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nu-art. (Rick Soloway, Editor). A Markin Art Club Publication, (San Francisco, California). (1976).

No. 1 ([1976]). Qwick-Print. 5 1/2"x4 1/4". 20 pages. A Bay Area Dada publication. Contributions by Carlo Giovanni Cicatelli (aka Charles Chickadel) (USA), Tim Mancusi (USA), Dadaland (aka William Gaglione) (USA), Monte Cazazza (USA), Anna Banana (USA), et al.

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Numero. Wilfred Nold, Editor. Frankfurt, West Germany. 1997-1999.

No. 1 (1997). Offset. 8 1/4"x5 3/4". 47 pages. "The most important reason for me to be doing this at all is my enthusiasm for MailArt. It opens up many opportunities and enables me to get in touch with more people than with any other medium. MailArt is a stimulating, communicative event where I can give most of my skills free rein. it is also one of the few real adventures left open to us nowadays: I am constantly surprised by what I find, and at the start of the journey I never know what is waiting for me at the end." Theo Breuer (Germany), "To Know Mail Art is to do Mail Art." Ruud Janssen (Holland), "The Communication-Forms in Networking." Henning Mittendorf (Germany), "Mail-Art: My Dream of Freedom and Love." Theo Breuer, "ABC-News #1." Guy Bleus (Belgium), "The Administration Centre." Mail Art exhibition, project and publication opportunities.

No. 2 (1997). Offset. 8 1/4"x5 3/4". 48 pages. "Some Aspects of Meta-Networking," by Henning Mittendorf (Germany). "Notes Toward a History of Artistamps," by John Held, Jr. (USA). "ABC-News #2," by Theo Breuer (Germany). "Mail Your Tomatoes! Mail Art Versus Electronic Art," by Frank K. Jensen (Denmark). "Some Thoughts About Mail Art-How Do I Experience Mail Art Nowaday?," by Ruud Janssen (USA), "Mail Art Painting of documenta Art Mile," by Peter and Angela Netmail (Germany). "Mail Art Projekte im Museum für Post und Kommunikation in Berlin-Schöneberg," by Lutz Wohlrab (Germany).

No. 3 (1998). Offset. 8 1/4"x5 3/4". 47 pages. Wilfred Nold (Germany), "Mail Art Without Mail Artists." Stephen Perkins (USA), "Artifacts of the Eternal Network, Part 1." Theo Breuer (Germany), "Assemblings." Ruud Janssen (Holland), " Some Thoughts About Mail Art." Georgine Margareta Witta Kiessling Smith Jensen (Denmark), "Diary of a Danish Housewife." "1998: A Year of Incongruous Meetings." Contributions by Pete Spence (Australia), Ryosuke Cohen (Japan), Henning Mittendorf (Germany), K. Frank Jensen (Denmark), et al. Mail Art exhibition, project and publication opportunities.

No. 4 (1998). Offset. 8 1/4"x5 3/4". 48 pages. Stephen Perkins (USA), "Artifacts of the Eternal Network: Part II." José Vandenbroucke (Belgium), "A Letter about the Continuous Death and Rebirth of the Mail Art Network." Guido Vermeulen (Belgium), "Notes on Notebooks." Henning Mittendorf (Germany), "Künstlerstempel." Theo Breuer (Germany), "My-Mail-Art-ABC-News." Guy Bleus (Belgium), "15 Copy-Art Evidences." Contributions by Dadaland (USA), Dmitri Bulatov (Russia), Emilio Morandi (Italy), Georgine Margareta Witta Kiessling Smith Jensen (Denmark), Giovanni Strada (Italy), Peter Netmail (Germany), et al. Mail Art exhibition, project and publication opportunities.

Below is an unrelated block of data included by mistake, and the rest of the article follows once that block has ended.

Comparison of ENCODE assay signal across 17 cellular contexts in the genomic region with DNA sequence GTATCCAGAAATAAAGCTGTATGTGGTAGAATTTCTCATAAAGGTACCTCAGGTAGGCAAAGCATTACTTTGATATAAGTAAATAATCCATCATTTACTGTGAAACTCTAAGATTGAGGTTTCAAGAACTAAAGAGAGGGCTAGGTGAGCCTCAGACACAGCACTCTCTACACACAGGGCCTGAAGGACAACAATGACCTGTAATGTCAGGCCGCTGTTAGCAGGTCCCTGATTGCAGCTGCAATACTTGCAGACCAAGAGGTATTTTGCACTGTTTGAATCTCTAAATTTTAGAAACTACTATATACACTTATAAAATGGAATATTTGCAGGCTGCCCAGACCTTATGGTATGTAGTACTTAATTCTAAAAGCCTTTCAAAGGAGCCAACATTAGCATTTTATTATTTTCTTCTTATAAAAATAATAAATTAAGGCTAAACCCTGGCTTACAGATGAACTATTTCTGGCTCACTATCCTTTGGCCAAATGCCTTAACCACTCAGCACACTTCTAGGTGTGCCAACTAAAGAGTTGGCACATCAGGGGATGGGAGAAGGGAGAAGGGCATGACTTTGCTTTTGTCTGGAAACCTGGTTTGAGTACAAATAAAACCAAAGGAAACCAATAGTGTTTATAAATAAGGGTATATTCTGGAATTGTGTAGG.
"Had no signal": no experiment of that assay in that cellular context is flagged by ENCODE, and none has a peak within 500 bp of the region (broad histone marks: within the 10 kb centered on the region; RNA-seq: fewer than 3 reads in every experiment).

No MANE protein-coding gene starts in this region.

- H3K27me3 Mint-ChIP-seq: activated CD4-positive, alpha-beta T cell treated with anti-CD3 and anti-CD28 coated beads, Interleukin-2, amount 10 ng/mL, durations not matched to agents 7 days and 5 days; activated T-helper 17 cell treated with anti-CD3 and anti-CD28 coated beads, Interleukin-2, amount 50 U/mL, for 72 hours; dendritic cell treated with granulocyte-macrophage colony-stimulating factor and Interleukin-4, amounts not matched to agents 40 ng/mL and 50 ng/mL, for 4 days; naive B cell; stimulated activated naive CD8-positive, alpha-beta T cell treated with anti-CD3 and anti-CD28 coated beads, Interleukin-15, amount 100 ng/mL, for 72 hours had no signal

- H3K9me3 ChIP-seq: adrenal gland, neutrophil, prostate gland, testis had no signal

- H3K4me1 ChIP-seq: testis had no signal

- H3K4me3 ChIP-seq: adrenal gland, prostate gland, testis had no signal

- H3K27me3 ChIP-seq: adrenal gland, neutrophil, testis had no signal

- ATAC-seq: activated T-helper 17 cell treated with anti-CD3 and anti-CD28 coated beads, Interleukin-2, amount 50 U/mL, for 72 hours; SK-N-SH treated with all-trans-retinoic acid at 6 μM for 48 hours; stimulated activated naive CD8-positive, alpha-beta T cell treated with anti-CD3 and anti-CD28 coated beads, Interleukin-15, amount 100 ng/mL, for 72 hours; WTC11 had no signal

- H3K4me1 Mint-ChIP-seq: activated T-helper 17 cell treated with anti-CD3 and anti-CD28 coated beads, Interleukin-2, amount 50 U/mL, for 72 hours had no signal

No. 5 (1999). Offset. 8 1/4"x5 3/4". 48 pages. "Before Punk and Zines: Bay Area Dada," by John Held, Jr. (USA). Trends in Mail Art," by K. Frank Jensen (Denmark). "Artistamps," by Henning Mittendorf (Germany). "The Magic of Visual Poetry," by Theo Breuer (Germany). "Mail Art: Just Looking at it-from the Outside," by Thomas Stemmer (Germany). "Russian Folk Noism," by Dmitry Bulatov (Russia). "The Snake Project," by Guido Vermeulen (Belgium). "Memories of Two Mail Art Postmen," by Peter and Angela Netmail (aka Peter Küstermann and Angela Pähler) (Germany). "letters to Guido Vermeulen," by Joel S. Cohen (USA) and Michael Lumb (England). Contributions by David Dellafiora (Australia), Eiichi Matsuhashi (Japan), Theo Breuer (Germany), Darco Vulic (Switzerland), et al. Mail Art exhibition, project and publication opportunities. 

No. 6 (1999). Offset. 8 1/4"x5 3/4". 64 pages. "Let us  be Pioneers of the New Millennium," by Henning Mittendorf (Germany). "Art is Communication and Communication is Art," by Bernard Zilling (Germany). "Sorry, but NUMERO 6 will be the Last Issue, The Money...!," by Michael Fox (Germany). "The Taller del Sol File-Museum," by César Reglero Campos (Spain), "The Gentle Art of Rubber Stamps," by Michael Leigh (England). "1999: The year of Fake Projects," by K. Frank Jensen (Denmark). "Response to John Held," by Anna Banana (Canada). "How I Became a Mail Artist," by Francesca Maniaci (Canada). "The Future of Mail Art, " by Peter and Angela Netmail (Germany). "Art and the Absence of Clothes," by La Peintre Nato (France). Contributions by Boog (USA), Ruggero Maggi (Italy), Lothar Trott (Switzerland), John M. Bennett (USA), Ryosuke Cohen (Japan), Dmitry Bulatov (Russia), et al. Mail Art exhibition, project and publication opportunities.

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NYCS (New York Correspondence School) Weekly Breeder. Tim Mancusi, Editor. San Francisco , California. 1972-1992

Vol. 2, No. 10 (May 20, 1972). Qwik Print. 11"x8 1/2". (2 pages). Issue number one. "Note to our Readers: With this issue of the "Weekly Breeder" we say goodbye to Stu Horn who has published the "W.B." in New Jersey for the past few months. Stu is leaving for Europe in Mid-May. This & future issues will be published by the Bay Area Dadaists (B.A.D.)." Contributions by Ray Johnson (USA), Bill Griffith (USA), Richard C. (USA), John Dowd (USA), and a.m. fine (USA).